About a year ago, likud knesset member Edelstein—who served almost two years in prison camp before being allowed to emigrate in 1988—took Elyassaf, his teenage, Israeli-born son, on a trip to Russia. “On the one hand, it was interesting to him,” said Edelstein, 50, who now lives in Neve Daniel, a West Bank settlement near Jerusalem, “but…he was much more of a tourist and was not very emotionally involved.”
From 1996 to 1999, Edelstein, once a Hebrew teacher in the FSU, served as minister of immigration and absorption. He says his years in the struggle inform his work, especially regarding the absorption of immigrants from the FSU, issues of human rights and Jewish identity.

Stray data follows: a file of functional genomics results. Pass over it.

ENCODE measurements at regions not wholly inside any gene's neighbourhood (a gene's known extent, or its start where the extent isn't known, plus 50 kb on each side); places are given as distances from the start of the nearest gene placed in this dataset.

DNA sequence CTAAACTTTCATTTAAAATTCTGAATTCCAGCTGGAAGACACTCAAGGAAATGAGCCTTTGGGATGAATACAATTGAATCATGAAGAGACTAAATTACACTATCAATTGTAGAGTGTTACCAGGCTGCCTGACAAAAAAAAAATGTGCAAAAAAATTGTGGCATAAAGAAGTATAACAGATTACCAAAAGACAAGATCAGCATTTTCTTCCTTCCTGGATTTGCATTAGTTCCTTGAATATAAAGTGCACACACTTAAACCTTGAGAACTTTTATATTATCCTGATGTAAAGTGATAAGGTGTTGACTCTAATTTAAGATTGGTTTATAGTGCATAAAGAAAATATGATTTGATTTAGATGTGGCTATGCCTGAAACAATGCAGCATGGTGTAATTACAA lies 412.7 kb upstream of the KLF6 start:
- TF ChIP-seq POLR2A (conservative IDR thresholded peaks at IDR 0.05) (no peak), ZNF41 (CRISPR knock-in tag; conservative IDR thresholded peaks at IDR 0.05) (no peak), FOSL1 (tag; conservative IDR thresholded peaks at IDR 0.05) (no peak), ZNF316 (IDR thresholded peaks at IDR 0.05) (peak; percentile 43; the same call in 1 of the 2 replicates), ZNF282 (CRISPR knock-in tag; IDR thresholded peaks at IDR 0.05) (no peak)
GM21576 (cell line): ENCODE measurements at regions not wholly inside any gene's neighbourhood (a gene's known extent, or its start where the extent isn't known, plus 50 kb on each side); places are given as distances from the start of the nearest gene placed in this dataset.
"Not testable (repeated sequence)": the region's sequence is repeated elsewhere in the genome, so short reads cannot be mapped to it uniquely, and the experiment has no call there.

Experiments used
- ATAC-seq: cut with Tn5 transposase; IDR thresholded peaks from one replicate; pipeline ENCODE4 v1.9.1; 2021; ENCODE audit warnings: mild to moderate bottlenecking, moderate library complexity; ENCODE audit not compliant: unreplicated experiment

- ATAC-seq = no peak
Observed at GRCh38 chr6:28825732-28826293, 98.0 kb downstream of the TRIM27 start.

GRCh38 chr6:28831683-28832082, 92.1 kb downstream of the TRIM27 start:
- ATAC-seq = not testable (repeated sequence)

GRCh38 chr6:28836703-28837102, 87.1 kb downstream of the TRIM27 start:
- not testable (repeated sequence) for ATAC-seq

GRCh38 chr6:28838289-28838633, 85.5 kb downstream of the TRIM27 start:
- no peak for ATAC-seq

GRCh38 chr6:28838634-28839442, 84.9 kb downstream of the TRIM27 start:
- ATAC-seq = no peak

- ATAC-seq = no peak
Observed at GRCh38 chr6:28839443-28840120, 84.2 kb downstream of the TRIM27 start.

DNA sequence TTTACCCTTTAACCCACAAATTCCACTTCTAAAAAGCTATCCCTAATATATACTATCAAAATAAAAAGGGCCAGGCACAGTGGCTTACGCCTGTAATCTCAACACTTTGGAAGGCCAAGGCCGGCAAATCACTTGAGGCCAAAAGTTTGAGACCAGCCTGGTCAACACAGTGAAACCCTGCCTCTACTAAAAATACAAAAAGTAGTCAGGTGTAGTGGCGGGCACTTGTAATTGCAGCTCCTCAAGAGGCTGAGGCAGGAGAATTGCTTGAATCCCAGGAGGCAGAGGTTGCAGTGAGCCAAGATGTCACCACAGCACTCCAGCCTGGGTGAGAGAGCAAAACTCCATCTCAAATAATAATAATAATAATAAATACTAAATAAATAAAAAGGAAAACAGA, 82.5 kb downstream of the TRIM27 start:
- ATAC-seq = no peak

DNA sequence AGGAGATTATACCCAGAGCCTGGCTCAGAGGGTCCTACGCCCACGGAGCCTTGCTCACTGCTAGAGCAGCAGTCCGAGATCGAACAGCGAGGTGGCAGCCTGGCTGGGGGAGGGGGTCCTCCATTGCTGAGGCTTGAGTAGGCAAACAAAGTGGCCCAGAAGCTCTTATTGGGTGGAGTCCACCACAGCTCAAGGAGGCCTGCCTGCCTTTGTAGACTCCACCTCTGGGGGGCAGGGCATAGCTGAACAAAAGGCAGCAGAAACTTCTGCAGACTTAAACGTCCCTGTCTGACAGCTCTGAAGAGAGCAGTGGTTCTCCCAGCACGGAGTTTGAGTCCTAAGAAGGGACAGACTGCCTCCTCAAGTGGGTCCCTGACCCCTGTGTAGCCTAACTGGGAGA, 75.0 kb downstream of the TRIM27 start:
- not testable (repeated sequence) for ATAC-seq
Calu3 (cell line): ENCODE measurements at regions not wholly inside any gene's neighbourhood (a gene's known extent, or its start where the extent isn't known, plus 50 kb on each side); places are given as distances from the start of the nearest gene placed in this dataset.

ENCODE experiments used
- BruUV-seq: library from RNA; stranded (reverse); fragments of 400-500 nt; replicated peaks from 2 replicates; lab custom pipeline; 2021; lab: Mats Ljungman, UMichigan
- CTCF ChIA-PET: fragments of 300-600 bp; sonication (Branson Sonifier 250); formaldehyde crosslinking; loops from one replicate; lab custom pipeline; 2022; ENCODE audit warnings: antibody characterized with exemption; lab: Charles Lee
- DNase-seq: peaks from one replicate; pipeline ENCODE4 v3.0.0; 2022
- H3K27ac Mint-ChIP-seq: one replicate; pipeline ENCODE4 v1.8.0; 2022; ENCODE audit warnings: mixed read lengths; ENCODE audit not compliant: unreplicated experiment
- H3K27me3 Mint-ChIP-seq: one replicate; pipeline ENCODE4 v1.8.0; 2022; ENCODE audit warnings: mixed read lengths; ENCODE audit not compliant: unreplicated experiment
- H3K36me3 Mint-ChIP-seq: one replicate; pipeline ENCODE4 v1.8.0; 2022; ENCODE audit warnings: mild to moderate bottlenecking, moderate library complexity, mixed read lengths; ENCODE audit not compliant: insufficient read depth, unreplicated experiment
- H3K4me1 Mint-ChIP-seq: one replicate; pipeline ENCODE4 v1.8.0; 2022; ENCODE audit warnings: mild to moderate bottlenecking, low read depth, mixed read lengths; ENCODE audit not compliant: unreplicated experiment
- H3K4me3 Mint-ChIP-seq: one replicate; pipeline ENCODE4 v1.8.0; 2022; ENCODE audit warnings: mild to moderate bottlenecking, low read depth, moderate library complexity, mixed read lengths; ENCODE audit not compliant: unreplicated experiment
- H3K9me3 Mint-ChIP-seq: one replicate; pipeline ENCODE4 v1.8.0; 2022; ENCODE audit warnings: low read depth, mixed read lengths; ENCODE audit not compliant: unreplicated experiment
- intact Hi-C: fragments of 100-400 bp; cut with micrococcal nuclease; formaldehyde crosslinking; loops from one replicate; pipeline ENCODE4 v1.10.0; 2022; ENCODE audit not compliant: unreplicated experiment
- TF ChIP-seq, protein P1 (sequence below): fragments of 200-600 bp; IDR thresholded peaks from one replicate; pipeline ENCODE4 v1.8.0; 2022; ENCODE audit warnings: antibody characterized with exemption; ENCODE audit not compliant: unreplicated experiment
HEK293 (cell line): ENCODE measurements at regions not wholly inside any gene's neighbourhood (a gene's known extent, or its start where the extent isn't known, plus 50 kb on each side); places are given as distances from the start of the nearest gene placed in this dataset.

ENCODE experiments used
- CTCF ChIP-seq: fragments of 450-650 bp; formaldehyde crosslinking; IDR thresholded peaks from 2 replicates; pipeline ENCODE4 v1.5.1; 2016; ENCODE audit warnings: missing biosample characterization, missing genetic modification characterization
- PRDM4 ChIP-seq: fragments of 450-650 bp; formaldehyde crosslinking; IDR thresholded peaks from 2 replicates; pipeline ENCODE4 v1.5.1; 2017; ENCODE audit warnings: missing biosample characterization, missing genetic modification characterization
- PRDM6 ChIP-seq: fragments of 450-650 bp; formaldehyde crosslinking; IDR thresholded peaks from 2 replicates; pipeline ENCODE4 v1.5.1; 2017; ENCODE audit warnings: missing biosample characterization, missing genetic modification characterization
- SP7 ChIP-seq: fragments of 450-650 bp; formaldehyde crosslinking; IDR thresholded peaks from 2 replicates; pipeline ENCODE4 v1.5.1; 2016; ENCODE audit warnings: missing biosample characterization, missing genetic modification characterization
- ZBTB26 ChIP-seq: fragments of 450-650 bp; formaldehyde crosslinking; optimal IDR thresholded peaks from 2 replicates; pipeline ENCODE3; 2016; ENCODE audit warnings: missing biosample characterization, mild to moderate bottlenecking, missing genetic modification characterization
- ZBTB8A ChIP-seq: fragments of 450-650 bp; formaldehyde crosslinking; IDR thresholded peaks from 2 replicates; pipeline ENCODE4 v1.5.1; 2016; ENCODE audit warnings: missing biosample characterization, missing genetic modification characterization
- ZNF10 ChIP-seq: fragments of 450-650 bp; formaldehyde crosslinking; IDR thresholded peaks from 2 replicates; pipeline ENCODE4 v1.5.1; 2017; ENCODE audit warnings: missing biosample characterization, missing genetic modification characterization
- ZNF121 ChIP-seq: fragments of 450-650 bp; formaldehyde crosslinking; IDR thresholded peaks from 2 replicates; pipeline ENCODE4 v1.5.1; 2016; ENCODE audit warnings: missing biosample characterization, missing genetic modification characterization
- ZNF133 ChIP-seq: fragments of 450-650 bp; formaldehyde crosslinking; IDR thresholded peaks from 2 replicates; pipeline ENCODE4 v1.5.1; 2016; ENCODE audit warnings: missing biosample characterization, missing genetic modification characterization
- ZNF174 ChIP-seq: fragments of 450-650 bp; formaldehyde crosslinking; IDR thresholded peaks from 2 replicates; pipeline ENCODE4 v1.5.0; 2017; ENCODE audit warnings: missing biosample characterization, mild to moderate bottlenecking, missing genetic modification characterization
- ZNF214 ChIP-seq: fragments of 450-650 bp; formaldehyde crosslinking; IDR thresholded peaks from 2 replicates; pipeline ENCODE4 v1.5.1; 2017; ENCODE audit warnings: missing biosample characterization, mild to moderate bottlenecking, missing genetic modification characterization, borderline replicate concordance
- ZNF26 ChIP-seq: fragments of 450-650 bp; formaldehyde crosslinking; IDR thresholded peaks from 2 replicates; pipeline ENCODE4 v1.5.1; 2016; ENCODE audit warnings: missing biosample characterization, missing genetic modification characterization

Sometimes his background is used to criticize his work. For instance, he recently authored a bill promoting Hebrew as the country’s primary language, demoting Arabic and English to secondary positions.
“Some say, ‘You were a prisoner of conscience,’” Edelstein said, “‘and now you are working on legislation hurting the Arab population,’ which is not the way I understand things.”
It can also work the other way around, Edelstein added: “When I work to limit the activities of the police or the security services, then some say, ‘Wait a second, it’s usually the bleeding-heart liberals dealing with it, not you,’ and I [say] that I don’t want the interrogators…to have more freedom than necessary in interrogations.”